For example, in Hebrew we don’t have the pronoun “it,” because all Hebrew nouns have grammatical genders. I have a story in which a woman who discovered that her husband cheated on her goes with a real estate agent to find an apartment for herself, and on the way, the real estate agent comes to understand that she picked him because he rented the love nest to her husband and his lover. As the wife is trying to find an apartment, she’s also trying to get some information about her husband’s lover. At some point, in the Hebrew original, she asks the real estate agent, “Is she beautiful?”—meaning the lover. And he says, “Not only is she beautiful, but you’ll also have your own parking.” Because in Hebrew, the word “apartment” is feminine. So you cannot really translate this ambiguity—this misunderstanding—into English, you can only rewrite it.

A good translator often basically rewrites your story, or reinvents it. My mother is originally from Poland, and she swears that the Polish translations of my books are better than the Hebrew original. I believe her, because my Polish translator, Agnieszka Maciejowska, is a very aggressive and very deep kind of person. She’s a writer, too, and I can see that when she translates me, it goes into Polish with her sensibilities mixed in. I can totally imagine that it works better.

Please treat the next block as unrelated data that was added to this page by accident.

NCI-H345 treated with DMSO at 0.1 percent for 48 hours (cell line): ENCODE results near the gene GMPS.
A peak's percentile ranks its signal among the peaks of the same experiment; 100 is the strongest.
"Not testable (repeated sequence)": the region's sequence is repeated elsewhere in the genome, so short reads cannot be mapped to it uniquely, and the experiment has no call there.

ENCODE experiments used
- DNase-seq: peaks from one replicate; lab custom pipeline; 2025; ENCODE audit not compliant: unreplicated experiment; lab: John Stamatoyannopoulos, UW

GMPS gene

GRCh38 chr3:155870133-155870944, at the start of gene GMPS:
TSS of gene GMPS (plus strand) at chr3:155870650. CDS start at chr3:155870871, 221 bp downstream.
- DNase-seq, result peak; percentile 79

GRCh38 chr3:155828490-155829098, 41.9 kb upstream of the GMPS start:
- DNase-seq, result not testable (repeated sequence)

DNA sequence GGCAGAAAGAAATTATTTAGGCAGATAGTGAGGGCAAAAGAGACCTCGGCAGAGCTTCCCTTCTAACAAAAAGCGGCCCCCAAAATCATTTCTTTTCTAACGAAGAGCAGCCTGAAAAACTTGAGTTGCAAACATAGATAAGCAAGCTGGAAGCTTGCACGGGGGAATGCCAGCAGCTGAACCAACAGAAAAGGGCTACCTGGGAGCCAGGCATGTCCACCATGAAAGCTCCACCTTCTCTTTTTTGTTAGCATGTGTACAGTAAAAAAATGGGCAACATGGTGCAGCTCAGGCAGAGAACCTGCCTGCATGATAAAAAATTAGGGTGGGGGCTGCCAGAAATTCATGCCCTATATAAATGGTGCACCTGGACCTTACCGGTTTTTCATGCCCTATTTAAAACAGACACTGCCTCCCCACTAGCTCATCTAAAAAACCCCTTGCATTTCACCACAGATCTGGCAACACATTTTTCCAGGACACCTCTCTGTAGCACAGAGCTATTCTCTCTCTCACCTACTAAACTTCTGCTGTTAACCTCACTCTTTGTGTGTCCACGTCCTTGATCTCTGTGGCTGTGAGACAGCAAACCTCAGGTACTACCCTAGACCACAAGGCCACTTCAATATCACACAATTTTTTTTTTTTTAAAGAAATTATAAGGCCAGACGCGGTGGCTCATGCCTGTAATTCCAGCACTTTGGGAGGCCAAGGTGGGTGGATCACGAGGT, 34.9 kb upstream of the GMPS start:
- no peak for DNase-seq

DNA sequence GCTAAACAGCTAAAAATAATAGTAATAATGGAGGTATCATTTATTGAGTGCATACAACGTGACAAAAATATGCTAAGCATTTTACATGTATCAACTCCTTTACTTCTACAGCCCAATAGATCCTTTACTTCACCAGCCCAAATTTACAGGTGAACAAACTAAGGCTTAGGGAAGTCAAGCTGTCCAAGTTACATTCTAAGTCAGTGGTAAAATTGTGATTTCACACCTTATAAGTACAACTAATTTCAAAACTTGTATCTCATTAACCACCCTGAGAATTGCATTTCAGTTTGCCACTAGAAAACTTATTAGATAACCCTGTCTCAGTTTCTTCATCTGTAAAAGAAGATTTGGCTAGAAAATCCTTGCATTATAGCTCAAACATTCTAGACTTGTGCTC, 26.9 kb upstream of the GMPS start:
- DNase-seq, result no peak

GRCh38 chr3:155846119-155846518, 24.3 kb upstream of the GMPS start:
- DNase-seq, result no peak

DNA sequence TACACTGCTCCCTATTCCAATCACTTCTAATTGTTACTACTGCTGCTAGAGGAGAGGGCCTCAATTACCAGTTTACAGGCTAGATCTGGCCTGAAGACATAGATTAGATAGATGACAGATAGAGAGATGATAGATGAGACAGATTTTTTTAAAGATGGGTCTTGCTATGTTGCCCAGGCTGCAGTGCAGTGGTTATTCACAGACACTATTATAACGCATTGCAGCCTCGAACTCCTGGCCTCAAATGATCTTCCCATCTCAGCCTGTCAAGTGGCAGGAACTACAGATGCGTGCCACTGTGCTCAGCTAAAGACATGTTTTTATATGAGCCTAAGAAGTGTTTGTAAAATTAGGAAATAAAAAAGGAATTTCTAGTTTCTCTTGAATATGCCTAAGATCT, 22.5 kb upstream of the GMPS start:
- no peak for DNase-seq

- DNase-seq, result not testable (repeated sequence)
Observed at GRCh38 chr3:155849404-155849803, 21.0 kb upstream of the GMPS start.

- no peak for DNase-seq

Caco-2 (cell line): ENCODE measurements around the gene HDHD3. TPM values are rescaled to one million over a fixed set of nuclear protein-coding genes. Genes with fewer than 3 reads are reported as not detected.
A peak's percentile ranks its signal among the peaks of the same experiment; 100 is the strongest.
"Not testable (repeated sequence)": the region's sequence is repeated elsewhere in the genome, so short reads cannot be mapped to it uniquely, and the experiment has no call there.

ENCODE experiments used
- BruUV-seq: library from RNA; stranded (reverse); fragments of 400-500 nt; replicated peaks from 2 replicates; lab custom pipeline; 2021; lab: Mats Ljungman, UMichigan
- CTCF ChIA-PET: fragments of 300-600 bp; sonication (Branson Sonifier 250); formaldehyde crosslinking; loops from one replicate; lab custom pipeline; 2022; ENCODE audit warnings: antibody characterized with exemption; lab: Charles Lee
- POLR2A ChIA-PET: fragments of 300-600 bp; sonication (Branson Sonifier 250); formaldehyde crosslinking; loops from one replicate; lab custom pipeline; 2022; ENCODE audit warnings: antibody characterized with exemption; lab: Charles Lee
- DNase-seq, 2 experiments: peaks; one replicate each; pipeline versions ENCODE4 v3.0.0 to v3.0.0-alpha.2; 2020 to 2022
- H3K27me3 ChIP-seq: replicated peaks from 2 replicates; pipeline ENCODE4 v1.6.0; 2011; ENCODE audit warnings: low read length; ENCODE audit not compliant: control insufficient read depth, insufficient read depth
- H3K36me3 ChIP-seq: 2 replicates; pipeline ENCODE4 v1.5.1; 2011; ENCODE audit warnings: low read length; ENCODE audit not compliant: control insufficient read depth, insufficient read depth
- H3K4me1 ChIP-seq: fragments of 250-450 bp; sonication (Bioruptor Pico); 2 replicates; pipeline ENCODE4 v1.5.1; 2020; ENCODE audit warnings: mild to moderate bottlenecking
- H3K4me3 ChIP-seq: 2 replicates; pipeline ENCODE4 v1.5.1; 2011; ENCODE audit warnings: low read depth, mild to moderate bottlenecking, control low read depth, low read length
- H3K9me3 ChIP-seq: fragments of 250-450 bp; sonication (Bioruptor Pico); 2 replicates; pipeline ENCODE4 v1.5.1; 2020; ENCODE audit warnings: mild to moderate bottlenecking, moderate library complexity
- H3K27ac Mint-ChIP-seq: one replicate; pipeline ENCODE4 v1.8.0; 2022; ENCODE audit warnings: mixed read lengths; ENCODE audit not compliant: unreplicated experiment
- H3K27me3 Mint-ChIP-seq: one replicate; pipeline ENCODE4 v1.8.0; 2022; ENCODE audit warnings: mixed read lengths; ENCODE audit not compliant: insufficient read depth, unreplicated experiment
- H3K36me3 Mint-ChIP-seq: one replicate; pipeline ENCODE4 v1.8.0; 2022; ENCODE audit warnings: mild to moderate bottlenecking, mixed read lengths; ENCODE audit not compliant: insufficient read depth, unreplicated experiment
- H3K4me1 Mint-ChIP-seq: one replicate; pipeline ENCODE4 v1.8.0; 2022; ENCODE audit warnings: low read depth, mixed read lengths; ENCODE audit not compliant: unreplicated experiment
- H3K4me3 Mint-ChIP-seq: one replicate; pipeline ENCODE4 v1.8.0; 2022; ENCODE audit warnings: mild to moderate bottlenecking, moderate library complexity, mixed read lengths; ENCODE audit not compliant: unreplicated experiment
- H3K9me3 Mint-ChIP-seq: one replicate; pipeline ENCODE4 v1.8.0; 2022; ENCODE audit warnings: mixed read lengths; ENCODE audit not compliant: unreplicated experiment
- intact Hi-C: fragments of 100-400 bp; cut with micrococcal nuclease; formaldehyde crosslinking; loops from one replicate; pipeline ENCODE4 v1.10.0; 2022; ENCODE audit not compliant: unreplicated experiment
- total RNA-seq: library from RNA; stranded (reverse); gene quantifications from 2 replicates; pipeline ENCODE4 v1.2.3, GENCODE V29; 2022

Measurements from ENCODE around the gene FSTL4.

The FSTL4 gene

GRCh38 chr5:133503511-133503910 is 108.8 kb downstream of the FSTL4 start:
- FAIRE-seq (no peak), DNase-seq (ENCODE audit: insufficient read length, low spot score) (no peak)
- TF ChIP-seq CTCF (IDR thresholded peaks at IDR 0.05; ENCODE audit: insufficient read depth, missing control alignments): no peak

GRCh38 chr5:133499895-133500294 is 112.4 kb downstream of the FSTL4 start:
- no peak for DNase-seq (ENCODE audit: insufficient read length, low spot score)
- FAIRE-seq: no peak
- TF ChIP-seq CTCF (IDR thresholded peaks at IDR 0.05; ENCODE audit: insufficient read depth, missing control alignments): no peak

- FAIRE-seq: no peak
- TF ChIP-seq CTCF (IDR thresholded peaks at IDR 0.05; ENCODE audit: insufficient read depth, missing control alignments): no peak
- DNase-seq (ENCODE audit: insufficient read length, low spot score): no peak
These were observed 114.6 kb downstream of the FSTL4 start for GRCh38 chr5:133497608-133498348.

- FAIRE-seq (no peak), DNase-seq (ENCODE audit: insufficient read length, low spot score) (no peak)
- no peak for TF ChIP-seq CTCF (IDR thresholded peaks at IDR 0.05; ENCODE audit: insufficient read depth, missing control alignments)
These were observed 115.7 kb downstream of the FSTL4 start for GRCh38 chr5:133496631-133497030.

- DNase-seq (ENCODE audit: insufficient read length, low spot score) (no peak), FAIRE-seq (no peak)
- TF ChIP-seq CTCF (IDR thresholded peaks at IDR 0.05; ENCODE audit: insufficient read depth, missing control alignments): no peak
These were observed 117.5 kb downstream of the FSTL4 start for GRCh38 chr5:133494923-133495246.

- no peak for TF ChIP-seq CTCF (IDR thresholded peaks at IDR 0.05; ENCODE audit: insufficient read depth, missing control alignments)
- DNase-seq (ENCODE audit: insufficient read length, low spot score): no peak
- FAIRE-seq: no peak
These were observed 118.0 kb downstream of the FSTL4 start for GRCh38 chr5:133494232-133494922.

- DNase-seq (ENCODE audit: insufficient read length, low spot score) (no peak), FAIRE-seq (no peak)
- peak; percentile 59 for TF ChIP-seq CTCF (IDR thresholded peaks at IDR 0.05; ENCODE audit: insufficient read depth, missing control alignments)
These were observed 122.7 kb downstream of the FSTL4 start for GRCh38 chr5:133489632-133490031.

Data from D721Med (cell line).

BB: There’s a moment in the story “Pineapple Crush” when the narrator observes a child sitting on top of another, striking him. The English reads, “He’s punching the way a kid does, lots of anger, very little technique.” That seemed to me to describe a lot of the characters—especially the men—in your stories.